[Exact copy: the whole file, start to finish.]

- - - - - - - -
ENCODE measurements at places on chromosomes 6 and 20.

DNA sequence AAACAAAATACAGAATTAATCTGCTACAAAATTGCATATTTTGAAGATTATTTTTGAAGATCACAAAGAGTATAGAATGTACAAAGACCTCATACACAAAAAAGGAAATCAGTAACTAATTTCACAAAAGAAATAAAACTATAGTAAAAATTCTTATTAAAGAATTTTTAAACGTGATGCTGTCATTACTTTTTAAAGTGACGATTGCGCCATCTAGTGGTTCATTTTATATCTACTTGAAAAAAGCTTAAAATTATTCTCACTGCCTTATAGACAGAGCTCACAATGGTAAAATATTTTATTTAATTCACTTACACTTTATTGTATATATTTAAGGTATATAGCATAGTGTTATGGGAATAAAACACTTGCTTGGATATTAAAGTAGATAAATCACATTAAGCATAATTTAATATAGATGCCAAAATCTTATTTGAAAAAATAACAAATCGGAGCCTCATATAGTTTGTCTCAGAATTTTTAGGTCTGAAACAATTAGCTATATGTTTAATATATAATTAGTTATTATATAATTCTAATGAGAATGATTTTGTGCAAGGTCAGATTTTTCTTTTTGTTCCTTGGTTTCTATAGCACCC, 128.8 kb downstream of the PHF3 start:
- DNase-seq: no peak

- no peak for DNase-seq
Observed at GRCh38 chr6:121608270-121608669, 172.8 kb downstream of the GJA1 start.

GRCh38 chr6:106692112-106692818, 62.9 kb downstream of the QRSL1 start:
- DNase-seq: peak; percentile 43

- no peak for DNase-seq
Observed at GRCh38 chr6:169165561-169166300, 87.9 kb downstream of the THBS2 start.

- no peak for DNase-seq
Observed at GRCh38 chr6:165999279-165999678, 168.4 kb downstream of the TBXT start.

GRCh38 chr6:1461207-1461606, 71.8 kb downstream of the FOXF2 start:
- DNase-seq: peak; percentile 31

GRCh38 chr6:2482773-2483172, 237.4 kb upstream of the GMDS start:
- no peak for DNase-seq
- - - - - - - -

ENCODE measurements at places on chromosomes 6 and 20.

DNA sequence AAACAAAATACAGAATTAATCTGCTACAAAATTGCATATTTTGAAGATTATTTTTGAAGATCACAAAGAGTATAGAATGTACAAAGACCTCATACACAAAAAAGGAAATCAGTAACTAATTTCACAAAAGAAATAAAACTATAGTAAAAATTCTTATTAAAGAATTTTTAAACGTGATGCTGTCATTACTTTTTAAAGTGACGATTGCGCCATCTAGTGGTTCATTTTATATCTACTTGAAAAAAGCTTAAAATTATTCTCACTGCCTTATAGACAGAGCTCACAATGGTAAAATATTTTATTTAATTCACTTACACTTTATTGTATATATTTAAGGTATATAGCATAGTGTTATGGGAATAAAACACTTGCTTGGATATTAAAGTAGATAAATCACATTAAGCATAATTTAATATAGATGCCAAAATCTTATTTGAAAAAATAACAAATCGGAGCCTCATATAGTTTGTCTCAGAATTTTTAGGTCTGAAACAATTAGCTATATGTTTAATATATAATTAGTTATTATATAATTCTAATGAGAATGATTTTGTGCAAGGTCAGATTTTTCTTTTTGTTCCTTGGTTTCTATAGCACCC, 128.8 kb downstream of the PHF3 start:
- DNase-seq: no peak

- no peak for DNase-seq
Observed at GRCh38 chr6:121608270-121608669, 172.8 kb downstream of the GJA1 start.

GRCh38 chr6:106692112-106692818, 62.9 kb downstream of the QRSL1 start:
- DNase-seq: peak; percentile 43

- no peak for DNase-seq
Observed at GRCh38 chr6:169165561-169166300, 87.9 kb downstream of the THBS2 start.

- no peak for DNase-seq
Observed at GRCh38 chr6:165999279-165999678, 168.4 kb downstream of the TBXT start.

GRCh38 chr6:1461207-1461606, 71.8 kb downstream of the FOXF2 start:
- DNase-seq: peak; percentile 31

GRCh38 chr6:2482773-2483172, 237.4 kb upstream of the GMDS start:
- no peak for DNase-seq